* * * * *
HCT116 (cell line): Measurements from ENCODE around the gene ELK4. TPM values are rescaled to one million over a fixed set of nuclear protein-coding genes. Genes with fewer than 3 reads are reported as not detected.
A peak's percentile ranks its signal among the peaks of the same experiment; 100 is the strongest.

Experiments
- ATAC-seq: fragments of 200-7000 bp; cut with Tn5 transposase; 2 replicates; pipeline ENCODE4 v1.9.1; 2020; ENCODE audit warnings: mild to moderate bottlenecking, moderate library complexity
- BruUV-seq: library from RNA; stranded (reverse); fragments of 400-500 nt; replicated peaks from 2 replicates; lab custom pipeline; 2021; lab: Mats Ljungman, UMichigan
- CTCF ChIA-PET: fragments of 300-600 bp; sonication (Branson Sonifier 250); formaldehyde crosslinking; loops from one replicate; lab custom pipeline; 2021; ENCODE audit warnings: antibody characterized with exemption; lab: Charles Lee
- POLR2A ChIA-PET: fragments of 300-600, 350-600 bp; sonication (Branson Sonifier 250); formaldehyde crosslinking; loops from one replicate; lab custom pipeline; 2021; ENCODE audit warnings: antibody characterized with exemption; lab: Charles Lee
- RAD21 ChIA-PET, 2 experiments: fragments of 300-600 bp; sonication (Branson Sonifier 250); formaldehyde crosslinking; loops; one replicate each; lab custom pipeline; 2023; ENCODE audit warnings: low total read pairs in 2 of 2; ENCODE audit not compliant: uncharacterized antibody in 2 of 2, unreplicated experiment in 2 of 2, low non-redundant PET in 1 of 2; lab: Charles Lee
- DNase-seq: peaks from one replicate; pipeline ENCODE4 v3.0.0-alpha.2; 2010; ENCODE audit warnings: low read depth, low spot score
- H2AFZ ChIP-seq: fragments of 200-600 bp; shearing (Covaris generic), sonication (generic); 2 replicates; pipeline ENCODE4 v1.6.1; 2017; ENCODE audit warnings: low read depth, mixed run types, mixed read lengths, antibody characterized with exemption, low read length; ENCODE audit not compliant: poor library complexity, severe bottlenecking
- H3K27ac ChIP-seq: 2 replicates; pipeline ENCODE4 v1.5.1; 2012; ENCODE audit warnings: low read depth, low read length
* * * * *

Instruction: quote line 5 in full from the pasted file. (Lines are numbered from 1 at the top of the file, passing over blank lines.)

- BruUV-seq: library from RNA; stranded (reverse); fragments of 400-500 nt; replicated peaks from 2 replicates; lab custom pipeline; 2021; lab: Mats Ljungman, UMichigan